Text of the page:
Before a drug is approved for use by the FDA (the Food and Drug Administration (the body which approves medications in the US)) it has to pass rigorous tests, including two well-designed clinical trials. Although costly and time consuming, finding participants to take part in the trials is not usually a problem.
However, this isn’t the case when the tests are for a medication for children. Ethical and logistical challenges such as informed consent are a tough hurdle to get over; but it’s important that the medication is checked with child participants as it’s been shown that adult and child migraines manifest in different ways, progress differently, and so need different medications to treat them. All of this means that the migraine treatment options for children are far more limited than those for adults.
Having said that, although not overly numerous, there have been some recent developments in the field of child-friendly migraine treatments.
In the past, triptans have been widely used to treat migraines in adults, but early trials with children gave largely negative results. However, a redesigning of the trials to account for the placebo effect has led to triptan trials with positive findings, and as such the FDA has now approved their use for children.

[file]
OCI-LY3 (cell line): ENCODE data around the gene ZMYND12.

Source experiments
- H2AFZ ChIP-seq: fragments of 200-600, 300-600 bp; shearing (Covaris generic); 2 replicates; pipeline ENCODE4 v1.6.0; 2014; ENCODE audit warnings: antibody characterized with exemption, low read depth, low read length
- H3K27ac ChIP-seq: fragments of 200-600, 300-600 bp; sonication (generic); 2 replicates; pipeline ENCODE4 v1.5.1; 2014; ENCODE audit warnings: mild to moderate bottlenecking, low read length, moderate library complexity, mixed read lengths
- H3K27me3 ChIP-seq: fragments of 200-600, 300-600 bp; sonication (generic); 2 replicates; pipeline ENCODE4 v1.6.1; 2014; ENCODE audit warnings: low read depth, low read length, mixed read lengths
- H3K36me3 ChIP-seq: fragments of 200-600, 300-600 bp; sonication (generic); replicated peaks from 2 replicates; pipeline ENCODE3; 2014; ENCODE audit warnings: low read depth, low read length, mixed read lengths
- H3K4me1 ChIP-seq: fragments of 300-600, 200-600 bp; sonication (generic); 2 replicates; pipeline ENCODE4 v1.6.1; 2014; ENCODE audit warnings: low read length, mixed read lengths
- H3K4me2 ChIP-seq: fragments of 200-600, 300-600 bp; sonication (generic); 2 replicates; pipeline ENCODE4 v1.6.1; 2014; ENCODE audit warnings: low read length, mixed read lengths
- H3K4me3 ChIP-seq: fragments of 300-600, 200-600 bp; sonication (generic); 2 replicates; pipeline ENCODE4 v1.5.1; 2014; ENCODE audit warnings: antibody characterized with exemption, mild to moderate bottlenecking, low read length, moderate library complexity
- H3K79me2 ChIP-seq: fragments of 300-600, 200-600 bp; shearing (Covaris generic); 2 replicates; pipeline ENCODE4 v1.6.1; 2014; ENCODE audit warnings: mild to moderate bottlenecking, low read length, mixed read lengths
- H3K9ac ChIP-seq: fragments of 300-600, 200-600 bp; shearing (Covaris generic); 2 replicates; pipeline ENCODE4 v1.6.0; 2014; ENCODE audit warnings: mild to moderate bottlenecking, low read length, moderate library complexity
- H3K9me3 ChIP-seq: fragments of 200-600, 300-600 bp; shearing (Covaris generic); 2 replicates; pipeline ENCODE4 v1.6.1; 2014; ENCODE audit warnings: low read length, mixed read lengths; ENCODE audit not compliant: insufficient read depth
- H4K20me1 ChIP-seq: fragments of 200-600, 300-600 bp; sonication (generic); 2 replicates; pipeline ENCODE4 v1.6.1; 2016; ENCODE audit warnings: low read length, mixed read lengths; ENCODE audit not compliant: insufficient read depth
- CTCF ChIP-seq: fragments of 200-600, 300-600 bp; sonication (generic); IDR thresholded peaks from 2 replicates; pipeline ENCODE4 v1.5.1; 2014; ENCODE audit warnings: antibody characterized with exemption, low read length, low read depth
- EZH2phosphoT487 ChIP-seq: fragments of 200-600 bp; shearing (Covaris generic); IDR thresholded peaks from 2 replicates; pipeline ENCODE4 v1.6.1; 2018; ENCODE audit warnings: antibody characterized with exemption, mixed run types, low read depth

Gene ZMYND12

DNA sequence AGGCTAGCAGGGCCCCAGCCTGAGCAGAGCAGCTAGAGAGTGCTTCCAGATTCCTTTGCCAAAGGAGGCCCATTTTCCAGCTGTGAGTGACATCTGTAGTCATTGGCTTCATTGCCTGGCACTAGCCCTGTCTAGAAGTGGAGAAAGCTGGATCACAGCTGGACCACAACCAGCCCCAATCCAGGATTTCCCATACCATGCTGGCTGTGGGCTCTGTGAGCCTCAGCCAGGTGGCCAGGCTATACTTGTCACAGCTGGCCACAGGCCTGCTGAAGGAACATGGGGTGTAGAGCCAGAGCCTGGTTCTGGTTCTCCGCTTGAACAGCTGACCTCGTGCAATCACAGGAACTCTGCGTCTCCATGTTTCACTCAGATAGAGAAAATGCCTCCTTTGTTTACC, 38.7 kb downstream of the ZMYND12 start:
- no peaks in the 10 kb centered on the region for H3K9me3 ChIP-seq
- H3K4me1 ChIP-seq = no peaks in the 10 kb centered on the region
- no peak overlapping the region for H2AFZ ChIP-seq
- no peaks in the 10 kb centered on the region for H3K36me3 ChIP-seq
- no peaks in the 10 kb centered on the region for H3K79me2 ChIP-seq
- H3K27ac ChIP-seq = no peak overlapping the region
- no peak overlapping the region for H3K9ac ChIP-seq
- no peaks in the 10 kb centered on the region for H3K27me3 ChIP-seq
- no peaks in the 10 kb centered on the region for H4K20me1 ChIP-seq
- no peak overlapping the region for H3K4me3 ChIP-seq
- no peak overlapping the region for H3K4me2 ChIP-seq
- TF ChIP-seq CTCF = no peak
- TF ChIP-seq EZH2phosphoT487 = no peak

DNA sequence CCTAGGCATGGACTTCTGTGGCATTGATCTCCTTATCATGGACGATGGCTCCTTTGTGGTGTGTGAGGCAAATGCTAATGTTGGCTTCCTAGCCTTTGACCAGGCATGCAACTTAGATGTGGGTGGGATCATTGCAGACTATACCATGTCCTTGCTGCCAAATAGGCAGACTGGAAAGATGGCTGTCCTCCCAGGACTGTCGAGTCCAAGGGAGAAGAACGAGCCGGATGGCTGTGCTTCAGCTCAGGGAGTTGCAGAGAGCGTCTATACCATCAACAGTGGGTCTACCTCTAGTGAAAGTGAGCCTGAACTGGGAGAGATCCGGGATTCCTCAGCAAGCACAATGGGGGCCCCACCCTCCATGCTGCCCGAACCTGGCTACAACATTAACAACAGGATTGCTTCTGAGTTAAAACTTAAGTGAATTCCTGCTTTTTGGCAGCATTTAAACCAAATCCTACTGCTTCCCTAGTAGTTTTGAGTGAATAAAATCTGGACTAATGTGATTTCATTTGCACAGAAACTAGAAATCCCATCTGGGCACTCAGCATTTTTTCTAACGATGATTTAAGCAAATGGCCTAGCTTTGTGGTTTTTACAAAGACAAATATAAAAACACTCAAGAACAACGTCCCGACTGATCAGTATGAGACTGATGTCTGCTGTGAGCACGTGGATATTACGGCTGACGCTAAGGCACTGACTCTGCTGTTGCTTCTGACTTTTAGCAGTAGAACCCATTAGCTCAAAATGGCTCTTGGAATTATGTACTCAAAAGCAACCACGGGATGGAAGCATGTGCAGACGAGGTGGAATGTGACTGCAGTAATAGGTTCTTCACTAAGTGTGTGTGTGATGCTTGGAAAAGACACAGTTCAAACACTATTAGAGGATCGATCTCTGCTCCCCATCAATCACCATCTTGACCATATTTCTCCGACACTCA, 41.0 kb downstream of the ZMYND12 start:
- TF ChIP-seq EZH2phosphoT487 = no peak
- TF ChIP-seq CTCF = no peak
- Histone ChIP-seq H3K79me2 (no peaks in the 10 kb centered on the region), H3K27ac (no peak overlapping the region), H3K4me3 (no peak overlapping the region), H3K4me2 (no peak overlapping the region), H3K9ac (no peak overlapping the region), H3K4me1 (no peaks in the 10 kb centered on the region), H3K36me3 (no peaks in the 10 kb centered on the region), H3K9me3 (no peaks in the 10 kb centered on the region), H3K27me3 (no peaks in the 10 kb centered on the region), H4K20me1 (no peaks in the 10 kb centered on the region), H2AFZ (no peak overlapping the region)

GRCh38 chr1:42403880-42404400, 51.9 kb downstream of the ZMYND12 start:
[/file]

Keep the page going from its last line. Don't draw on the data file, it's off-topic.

Another trial into migraine treatments for children was the CHAMP trial for migraine prevention. This compared the efficacy of topiramate, amitriptyline hydrochloride, and placebo in children who experienced chronic and episodic migraines over a 24-week time scale. The study showed that between 50-60% of the group has a 50% or more reduction in headache days between the start and the last four weeks of the trial.
Unfortunately, the trial was stopped early as there was no difference in reduction between the treatments and the placebo. Not only this, but the two drugs on trial had more adverse side-effects that the placebo. Even so, the authors of the trial suggested that as the strong placebo effect had had such a positive effect and had reduced migraines, that medications with a low-risk profile should still be prescribed to children as doctors cannot prescribe placebos.